Maropeng Modiba and Sandra Stewart
Postcolonial ethnographic studies in Africa and, specifically, in the Southern African Development Community (SADC) region tend to demonstrate varying sensitivity to local knowledge systems and culture. Ethnographers, both local and international, differ in the ways in which they engage with these aspects. Studies expose shifts, or lack thereof, in the mindsets of researchers. In general, researchers take for granted their cultural ideals and how to embrace broader responsibilities beyond the education or development initiatives they are studying. Although rhetorically supportive of the education/development of the subaltern, some studies selected and reviewed in this article indicate the researchers’ missionary dispositions and reliance on preconceived notions in making sense of the behavior and environments studied. To varying degrees fragmentations in perceptions, anthropological empathy, reluctance to acknowledge African contexts and ways of living as adequate in themselves stand out rather than deliberate efforts to preserve the internal cultures and knowledge systems of the communities and expand their knowledge and skills in sustainable ways.
Artists who teach or teachers who make art? To explore the identity of the artist-teacher in contemporary educational contexts, the ethical differences between the two fields of art and learning need to be considered. Equity is sought between the needs of the learner and the demands of an artist’s practice; a tension exists here because the nurture of the learner and the challenge of art can be in conflict. The dual role of artist and of teacher have to be continually navigated in order to maintain the composite and ever-changing identity of the artist-teacher. The answer to the question of how to teach art comes through investigating attitudes to knowledge in terms of the hermeneutical discourses of “reproduction” and “production” as a means to understand developments in pedagogy for art education since the Renaissance. An understanding of the specific epistemological discourses that must be navigated by artist-teachers when they develop strategies for learning explicate the role of art practices in considering the question: What to teach? The answer lies in debates around technical skills and the capacity for critical thought.
The Principles, Possibilities, Politics, and Potential Pitfalls of Community-Based Educational Research
This is an advance summary of a forthcoming article in the Oxford Research Encyclopedia of Education. Please check back later for the full article.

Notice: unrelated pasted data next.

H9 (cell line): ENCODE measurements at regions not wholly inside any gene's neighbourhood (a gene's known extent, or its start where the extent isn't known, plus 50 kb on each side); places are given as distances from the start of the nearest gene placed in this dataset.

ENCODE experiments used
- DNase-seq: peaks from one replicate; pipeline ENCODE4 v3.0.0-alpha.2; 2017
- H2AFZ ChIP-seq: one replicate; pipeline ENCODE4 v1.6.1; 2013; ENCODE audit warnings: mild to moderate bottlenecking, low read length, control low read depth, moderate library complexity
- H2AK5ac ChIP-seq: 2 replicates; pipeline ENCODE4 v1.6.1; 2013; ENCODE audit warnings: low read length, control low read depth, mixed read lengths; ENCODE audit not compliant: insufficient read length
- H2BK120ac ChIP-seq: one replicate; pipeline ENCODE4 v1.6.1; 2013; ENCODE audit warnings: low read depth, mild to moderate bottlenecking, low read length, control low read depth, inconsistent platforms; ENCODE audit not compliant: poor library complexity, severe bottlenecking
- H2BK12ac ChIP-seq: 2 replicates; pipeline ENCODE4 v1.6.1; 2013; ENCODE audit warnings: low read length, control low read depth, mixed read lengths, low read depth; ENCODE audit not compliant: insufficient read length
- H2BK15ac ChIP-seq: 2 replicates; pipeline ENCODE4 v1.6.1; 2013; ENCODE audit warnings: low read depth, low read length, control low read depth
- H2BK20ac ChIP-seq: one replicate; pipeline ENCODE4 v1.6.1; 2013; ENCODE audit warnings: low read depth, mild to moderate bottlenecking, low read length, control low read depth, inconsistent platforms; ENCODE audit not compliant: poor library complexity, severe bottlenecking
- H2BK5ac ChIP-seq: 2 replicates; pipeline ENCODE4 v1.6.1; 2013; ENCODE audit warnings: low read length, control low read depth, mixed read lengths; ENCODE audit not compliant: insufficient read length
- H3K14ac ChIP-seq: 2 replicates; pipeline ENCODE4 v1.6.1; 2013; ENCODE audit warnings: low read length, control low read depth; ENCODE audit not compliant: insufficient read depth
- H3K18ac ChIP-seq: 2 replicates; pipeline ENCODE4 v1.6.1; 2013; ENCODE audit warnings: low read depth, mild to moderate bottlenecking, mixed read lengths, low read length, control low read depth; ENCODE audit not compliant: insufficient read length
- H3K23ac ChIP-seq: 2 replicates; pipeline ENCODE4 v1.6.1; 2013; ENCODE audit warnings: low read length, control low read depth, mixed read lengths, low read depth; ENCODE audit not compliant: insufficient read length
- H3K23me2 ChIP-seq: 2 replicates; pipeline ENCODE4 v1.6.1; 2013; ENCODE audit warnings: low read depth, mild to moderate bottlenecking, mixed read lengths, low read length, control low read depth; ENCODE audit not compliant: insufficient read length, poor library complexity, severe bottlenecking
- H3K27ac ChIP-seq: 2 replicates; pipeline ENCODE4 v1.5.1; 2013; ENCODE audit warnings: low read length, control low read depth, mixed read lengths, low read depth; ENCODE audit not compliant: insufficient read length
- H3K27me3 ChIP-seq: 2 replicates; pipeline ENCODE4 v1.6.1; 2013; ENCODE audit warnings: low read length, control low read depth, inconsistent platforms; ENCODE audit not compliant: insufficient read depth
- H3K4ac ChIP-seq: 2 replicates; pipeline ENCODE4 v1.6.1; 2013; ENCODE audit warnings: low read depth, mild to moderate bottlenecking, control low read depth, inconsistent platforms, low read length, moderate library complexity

Globally, there is a shift, however slight, toward embracing educational research that has a social justice intent, based on the principles of inclusion, authentic participation, and democratic decision-making. This shift toward doing research with participants, rather than on them, could be seen as a reaction to the criticism of contemporary universities being exclusive and in need of finding ways to connect with traditionally marginalized groups. In short, universities need to be more responsive to the real learning and development needs of communities and use their theoretical knowledge to complement and facilitate, rather than to direct, research conducted in partnership with those whose lives are directly affected by the phenomenon being studied. Community-based educational research (CBR) accepts local knowledge as the starting point of sustainable change and the learning and development of all involved as a nonnegotiable outcome of the research process. CBR has thus an educative intent; it is also inherently political because it aims to change systems that breed inequity.
Yet these very characteristics stand in opposition to the neoliberal, silo-like models of operation in academia, where the bottom-line trumps social impact in most strategic decisions. Negotiating the bureaucratic boundaries regarding the ethics of community-based research becomes a major hurdle for most researchers and often leads to compromises that contradict and undermine the ideal of partnership and equitable power relations. There is a pressing need to rethink how we “do” community-based educational research, to ensure it is truly educational for all. This begs the question, in what ways does the academy need to change to accommodate educational research that contributes to the sustainable learning and development of people and to the democratization of knowledge? Community-based educational research can help close the gap between theory and practice, between academic and community researcher.